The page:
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AI helps design baldness treatment that works better than testosterone or minoxidil

18.11.2022 08:03 AM
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AI helps design baldness treatment that works better than testosterone or minoxidil
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AI helps design baldness treatment that works better than testosterone or minoxidil

Chinese researchers have created a tool that can help 'cure' baldness, using micro needle patches, combined with artificial intelligence.

Many people suffer from male or female pattern alopecia, which is a common hair loss condition in both males and females, characterized by hair loss in well-defined areas, starting from the front of the hair above the temples.

Doctors say the new technology can help restore lost hair, as the patch works by neutralizing highly reactive chemicals that cause hair to thin and eventually disappear, according to the journal Nano Letters.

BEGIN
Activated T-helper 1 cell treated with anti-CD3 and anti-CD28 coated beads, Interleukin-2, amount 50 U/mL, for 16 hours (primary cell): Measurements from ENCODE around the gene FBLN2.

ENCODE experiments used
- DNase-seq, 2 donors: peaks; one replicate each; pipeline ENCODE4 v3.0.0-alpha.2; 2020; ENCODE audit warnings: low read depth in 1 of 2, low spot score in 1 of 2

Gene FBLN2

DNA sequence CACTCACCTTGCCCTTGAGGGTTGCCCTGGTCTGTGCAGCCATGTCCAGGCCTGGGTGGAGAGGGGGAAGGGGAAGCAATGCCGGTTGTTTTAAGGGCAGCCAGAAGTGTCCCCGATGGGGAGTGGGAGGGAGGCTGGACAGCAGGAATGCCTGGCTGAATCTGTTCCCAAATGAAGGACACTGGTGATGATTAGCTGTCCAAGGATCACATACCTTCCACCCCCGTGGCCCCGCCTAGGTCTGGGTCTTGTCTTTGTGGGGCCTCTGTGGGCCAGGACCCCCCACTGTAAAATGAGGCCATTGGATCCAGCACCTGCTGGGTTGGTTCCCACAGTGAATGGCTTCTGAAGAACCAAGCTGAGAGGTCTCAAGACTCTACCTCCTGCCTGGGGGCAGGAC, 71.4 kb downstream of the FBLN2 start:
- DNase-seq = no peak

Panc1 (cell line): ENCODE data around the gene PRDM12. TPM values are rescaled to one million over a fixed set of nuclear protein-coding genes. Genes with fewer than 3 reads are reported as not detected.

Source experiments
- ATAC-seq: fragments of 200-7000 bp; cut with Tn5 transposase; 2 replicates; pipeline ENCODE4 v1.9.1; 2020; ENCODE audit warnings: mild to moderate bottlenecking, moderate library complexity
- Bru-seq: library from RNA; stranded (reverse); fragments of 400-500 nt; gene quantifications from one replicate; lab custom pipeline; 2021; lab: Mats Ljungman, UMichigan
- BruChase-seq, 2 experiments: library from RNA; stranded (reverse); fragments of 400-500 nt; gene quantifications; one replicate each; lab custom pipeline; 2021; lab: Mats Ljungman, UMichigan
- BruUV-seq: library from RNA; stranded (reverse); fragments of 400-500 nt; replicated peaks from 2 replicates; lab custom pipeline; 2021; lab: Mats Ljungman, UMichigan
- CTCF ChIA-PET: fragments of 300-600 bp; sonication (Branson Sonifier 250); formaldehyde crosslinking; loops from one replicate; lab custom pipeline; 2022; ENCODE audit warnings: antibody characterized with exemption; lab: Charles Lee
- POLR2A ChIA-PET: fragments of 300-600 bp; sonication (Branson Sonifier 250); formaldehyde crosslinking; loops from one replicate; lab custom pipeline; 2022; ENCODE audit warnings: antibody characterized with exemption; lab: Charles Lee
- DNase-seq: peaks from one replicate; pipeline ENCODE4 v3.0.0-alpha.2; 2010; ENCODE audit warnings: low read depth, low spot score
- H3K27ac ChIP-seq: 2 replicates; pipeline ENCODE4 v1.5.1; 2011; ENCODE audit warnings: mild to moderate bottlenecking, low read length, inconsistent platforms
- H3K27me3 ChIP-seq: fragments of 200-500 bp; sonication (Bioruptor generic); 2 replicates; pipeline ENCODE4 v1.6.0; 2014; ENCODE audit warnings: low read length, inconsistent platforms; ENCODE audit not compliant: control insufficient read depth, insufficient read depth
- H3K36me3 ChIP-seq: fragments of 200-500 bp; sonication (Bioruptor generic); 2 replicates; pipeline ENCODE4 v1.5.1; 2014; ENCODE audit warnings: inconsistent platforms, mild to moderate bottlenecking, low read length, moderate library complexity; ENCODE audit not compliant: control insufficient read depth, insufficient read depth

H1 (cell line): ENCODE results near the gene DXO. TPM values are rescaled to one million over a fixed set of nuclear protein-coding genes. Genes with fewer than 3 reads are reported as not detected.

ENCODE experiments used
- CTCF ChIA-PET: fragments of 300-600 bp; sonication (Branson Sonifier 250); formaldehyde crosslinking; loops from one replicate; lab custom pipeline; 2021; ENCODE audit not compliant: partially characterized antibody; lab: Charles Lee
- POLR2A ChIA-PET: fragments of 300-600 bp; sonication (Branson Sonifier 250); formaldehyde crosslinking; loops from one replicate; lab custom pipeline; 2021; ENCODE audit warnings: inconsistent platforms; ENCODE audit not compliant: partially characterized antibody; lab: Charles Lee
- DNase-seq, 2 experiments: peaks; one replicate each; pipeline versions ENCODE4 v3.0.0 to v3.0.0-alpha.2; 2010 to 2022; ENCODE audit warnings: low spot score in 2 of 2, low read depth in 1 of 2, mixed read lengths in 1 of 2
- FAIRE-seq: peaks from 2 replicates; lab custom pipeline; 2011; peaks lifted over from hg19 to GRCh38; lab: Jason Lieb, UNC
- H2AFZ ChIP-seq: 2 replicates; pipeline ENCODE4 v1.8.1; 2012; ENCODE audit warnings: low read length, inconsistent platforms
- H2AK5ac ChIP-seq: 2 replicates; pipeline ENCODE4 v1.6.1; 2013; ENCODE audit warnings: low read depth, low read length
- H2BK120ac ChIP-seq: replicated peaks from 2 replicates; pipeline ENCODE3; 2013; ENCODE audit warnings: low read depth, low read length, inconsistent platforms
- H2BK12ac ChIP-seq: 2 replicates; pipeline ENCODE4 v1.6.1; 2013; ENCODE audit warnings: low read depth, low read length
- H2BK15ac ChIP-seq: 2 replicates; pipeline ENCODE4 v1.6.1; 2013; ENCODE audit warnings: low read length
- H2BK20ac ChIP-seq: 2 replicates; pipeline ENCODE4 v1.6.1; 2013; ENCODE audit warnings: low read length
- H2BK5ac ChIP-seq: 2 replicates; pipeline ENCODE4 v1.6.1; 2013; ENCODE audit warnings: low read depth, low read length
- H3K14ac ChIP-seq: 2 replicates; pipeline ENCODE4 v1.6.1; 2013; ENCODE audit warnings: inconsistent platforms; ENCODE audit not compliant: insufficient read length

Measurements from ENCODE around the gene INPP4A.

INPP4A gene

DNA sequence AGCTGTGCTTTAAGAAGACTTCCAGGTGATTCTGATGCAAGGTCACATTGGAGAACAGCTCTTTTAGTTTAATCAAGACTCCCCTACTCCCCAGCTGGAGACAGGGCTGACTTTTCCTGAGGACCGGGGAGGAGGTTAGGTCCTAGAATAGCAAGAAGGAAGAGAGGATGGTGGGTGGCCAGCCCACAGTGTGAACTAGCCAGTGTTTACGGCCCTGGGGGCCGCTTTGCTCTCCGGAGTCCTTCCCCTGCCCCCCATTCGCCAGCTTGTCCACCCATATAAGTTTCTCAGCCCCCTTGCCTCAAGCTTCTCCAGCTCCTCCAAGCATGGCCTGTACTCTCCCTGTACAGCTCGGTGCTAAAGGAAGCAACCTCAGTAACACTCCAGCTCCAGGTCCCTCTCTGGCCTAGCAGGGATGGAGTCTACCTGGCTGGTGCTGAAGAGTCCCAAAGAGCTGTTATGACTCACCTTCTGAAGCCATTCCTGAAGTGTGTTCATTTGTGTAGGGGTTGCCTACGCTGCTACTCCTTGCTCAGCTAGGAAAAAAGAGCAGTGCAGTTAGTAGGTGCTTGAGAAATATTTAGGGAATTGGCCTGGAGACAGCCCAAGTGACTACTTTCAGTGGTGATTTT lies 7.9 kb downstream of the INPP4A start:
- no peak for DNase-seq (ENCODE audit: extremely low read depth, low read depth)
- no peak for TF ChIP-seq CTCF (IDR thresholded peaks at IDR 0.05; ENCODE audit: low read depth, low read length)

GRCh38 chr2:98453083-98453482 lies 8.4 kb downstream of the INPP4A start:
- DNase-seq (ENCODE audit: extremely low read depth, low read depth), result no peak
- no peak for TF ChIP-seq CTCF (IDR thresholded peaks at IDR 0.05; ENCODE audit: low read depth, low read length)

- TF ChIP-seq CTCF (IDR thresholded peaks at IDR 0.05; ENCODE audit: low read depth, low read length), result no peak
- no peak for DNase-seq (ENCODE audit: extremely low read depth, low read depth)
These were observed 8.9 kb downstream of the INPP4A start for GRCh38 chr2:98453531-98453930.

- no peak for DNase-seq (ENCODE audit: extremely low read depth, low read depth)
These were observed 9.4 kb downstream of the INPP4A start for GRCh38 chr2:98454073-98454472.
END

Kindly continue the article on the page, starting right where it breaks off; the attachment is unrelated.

The patch helped regenerate the mice's hair within 13 days of using it. Mice used to test the new patch regained thicker strands of hair more effectively than other mice treated with testosterone or the chemical minoxidil, which is used in anti-baldness products.

The hair follicles of people with male or female pattern baldness (or androgenetic alopecia) can be damaged by androgens, infections, or too many reactive oxygen species, such as oxygen free radicals. And when levels of oxygen free radicals are too high, they can overwhelm the body's antioxidant enzymes that would normally keep them in check.

One such enzyme is called superoxide dismutase, and researchers have recently created nanoenzymes for it, called nanozymes.

The research team wanted to see if machine learning, a form of artificial intelligence, could help design better enzyme nanoparticles to treat hair loss.

They tested machine learning models with 91 different groups. Experts expected that manganese and phosphorus trisulfide (MnPS3) would be the most powerful tool for the success of the process.

While the tests were mainly done on mice, initial tests on human skin showed that it significantly reduced the amount of free radicals without causing any harm.

Lina Wang, study author from Qingdao University of Science and Technology, said: 'Hair loss is undesirable for many men and women, as this is often closely related to their self-esteem. We used artificial intelligence (AI) to predict compounds that could neutralize it. Reactive oxygen species causing scalp baldness.

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